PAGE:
Sometimes we are so intrigued by a relationship that we ignore that nagging feeling that something is off. Usually that feeling is your gut, warning you about a red flag. Here are six serious red flags that you shouldn’t stay in the relationship:
1. He doesn’t see his child. He’s got a million reasons why he “can’t” spend time with his kid: his ex- “poisoned” the child’s mind against him, or the court would only give him “bogus” time. I’m calling his bluff: active dads fight to spend time with their kids. Good dads will not buckle under the pressure and grueling work that having a child requires. If your guy has accepted that he just won’t see his child, ask yourself how much he’ll prioritize a child he has with you. And then run — don’t walk — the other way.
2. He’s hiding assets from his ex-wife. So he hid money during the divorce to keep it out of his ex-wife’s hands – girl you better run! He blames his behavior on his ex-wife, because she was “so terrible” and “money grubbing,” he had to hide money. He maybe put assets in his sister’s or cousin’s name, or made withdrawals from joint accounts to move cash to another bank (or another country). Odds are strong that he’ll do the same to you. Not running yet? Consider these odds: statistically 65% or more of second marriages fail. And he prioritizes money over honesty and people. And he does not take responsibility for his actions.
3. You were the one he cheated with. The logic follows that if you were the one he cheated with, later you’ll be the one he cheats on. Once a cheater, always a cheater? Maybe not. But I have to tell you that I’ve had more cases of women who told me they “should have known” he would cheat, because they were the affairs that broke up the first marriage! “The signs were there,” said one client, I’ll call her Sasha. “The late-nights at the office and sudden trips canceled or re-routed. Unexplained expenses. This is what he did with me to end his first marriage, now he’s doing it to me!” At the time, Sasha said her affair seemed wildly romantic so she didn’t listen to that nagging feeling – like fate but he was just married to the wrong person. Or maybe he just has huge commitment and honesty problems!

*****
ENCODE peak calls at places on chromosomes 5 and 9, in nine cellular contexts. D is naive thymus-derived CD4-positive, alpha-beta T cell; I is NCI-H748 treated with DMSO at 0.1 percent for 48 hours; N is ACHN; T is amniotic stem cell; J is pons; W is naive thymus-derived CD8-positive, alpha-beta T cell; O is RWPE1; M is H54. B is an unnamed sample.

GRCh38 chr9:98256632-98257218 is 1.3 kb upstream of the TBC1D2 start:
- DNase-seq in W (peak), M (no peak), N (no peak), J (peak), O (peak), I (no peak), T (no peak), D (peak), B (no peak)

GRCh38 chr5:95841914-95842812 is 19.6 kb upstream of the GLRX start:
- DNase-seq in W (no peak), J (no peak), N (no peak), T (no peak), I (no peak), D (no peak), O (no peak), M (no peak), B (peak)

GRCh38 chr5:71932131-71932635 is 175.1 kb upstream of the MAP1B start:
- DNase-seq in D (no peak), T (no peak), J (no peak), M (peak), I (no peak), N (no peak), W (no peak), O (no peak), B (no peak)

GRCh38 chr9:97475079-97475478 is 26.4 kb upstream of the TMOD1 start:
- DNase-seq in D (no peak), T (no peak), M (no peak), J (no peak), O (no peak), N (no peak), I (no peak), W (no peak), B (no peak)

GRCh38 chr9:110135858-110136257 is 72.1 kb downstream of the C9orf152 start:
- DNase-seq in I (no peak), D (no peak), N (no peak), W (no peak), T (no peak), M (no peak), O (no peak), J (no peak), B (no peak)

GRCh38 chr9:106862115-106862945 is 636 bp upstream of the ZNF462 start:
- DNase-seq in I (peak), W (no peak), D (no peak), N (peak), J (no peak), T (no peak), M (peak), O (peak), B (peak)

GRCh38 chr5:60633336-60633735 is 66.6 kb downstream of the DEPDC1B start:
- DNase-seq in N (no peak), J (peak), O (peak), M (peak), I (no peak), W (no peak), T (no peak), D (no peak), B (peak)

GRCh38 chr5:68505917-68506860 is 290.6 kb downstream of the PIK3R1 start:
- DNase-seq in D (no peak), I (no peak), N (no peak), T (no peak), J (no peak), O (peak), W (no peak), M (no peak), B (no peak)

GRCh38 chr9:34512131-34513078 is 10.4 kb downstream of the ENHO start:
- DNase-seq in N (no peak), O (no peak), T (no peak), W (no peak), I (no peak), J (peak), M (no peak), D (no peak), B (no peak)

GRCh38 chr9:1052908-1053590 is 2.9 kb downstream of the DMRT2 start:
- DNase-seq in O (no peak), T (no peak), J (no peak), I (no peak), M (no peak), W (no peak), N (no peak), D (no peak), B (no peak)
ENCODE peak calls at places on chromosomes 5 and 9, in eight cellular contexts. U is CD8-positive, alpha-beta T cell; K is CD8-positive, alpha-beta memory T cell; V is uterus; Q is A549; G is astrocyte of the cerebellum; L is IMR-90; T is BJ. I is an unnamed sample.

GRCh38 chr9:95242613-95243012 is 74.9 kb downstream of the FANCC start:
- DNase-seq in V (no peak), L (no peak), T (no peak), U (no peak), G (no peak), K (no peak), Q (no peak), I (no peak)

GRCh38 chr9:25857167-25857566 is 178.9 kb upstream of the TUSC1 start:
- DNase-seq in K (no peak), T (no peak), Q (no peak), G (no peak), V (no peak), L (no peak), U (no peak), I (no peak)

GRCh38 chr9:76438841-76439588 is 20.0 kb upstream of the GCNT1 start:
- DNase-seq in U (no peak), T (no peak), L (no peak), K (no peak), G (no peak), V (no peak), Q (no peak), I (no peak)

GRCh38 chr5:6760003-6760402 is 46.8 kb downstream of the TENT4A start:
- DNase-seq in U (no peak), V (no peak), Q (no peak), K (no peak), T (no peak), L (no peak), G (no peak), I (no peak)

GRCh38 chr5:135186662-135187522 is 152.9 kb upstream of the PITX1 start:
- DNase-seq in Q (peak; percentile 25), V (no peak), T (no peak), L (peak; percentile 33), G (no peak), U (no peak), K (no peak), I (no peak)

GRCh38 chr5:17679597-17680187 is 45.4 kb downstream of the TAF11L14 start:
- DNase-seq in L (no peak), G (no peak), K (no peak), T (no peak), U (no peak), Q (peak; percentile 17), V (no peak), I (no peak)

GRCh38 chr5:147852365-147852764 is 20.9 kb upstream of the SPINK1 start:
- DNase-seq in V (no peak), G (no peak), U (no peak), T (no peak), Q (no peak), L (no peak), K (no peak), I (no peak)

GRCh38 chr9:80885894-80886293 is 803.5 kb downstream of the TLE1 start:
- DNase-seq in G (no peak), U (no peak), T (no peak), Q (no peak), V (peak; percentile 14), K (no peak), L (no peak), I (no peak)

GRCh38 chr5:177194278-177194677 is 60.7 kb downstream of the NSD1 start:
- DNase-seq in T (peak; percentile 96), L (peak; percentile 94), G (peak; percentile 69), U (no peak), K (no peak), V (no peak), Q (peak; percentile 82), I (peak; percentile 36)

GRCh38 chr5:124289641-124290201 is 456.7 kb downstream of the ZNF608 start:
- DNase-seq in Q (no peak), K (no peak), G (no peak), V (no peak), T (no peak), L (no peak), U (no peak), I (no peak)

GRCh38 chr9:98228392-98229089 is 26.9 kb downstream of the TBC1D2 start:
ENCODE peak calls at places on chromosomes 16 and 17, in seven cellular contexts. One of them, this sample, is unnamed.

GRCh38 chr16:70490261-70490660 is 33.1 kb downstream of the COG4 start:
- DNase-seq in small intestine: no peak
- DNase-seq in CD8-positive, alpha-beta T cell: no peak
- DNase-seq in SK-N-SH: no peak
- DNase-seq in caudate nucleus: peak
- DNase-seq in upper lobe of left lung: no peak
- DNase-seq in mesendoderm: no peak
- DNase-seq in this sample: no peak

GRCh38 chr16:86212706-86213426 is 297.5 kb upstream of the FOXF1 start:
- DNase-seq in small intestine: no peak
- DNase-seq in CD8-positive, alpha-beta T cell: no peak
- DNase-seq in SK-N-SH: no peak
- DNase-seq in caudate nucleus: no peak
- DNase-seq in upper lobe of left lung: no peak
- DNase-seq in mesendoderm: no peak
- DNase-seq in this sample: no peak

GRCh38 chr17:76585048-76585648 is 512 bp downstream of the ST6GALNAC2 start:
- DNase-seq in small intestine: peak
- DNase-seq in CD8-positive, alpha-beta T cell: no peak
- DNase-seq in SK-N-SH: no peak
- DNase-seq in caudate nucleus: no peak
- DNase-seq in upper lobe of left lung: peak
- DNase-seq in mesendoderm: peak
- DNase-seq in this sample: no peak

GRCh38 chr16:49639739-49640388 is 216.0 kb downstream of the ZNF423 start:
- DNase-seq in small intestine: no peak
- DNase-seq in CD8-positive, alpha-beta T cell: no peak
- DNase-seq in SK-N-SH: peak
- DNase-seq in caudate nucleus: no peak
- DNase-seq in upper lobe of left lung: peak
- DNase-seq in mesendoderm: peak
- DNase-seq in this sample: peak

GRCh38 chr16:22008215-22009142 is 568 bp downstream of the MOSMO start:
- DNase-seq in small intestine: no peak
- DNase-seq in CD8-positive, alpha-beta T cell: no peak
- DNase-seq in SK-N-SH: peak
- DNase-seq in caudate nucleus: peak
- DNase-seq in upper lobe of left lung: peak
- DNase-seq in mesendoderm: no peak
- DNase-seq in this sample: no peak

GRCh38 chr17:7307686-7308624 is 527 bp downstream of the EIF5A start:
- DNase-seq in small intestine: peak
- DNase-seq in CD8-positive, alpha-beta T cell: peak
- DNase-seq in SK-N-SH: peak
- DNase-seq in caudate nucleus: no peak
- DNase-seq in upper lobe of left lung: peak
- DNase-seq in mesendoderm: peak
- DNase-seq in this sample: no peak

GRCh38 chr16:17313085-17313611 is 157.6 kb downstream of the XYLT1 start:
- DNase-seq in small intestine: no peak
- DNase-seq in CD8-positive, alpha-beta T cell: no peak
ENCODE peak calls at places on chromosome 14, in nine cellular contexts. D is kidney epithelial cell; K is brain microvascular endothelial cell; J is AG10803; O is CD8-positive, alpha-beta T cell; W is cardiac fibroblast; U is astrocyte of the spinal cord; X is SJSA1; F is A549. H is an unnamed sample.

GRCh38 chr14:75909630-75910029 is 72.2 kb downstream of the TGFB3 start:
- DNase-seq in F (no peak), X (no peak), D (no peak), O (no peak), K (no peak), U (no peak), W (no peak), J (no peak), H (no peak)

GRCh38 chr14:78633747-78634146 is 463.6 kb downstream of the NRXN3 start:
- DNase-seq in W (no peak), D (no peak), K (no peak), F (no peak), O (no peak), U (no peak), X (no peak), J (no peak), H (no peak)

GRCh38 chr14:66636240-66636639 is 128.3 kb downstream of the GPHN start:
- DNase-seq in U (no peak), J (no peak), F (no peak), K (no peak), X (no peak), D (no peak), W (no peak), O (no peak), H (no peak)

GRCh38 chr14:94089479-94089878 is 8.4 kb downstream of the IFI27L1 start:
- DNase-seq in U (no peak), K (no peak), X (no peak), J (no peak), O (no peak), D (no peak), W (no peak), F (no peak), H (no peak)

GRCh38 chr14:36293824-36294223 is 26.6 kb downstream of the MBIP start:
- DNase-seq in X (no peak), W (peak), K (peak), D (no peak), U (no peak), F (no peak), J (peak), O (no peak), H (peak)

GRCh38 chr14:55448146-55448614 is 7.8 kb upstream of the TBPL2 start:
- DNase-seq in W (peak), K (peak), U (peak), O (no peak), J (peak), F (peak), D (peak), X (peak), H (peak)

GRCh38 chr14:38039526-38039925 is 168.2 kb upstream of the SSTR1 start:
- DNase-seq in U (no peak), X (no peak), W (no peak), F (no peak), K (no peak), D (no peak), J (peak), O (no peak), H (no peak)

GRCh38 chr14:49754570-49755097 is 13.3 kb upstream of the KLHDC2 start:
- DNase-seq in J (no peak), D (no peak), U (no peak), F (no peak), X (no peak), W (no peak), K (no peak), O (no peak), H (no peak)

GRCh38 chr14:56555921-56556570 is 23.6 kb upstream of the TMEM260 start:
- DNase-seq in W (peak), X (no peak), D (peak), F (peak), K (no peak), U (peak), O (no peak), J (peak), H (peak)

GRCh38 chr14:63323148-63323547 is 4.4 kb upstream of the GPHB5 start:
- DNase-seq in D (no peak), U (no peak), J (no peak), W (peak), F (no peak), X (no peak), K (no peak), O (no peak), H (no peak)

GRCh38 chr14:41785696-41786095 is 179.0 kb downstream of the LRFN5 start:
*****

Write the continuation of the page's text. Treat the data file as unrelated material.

4. She’s never worked. She wears Gucci and carries Prada. Her red-soled (read: $$) high heels accent her legs and those diamonds in her ears. But she’s never paid for anything or worked in any job that might become a professional career. This is a red flag that she’s used to being supported by someone. She isn’t looking to change that equation just because of you. In fact, you may be her next source of support! “But she was a single mom when I met her,” said a client, we’ll call him Pete. When Pete met his wife, she had two kids from two other failed marriages and she was living off child support. Now, faced with a divorce and paying support for his own kid, Pete could see the res flags. “She always said she wanted to work but she’d never look for a job.”
5. She needs constant family input. She’s a family girl and you felt that her constant involvement with family was a good thing. Until you realize that she cannot make a decision without consulting with, and receiving approval of, her family. “I wanted a close-knit family and thought her bond with her mom was a good sign,” said Tom. But after ten years, Tom felt like his wife’s family had driven a wedge between them. When her mother’s approval of Tom soured, the fights in the marriage soared. “The constant need for her mom’s approval has caused so much drama in our marriage,” he said. A caring family is one thing, but there are boundaries. And if she can’t set clear boundaries with her family now, it will only get worse – especially once kids enter the picture.
6. She or he hit you during a fight. Physical violence is never ok in any relationship from any partner. Several of my guy clients have become victims of increasing violence from their wives that started early on with a shove or a slap. Don’t rationalize away violenceagainst your body. That first shove is a red flag. And note that men are not exempt from being victims: one in seven men over the age of 18 has suffered abuse from a spouse or partner. As the violence gets worse it becomes harder to talk about or report. Get out early.
Did you have warning signs you ignored that the relationship was doomed from the start? Discuss in the comments.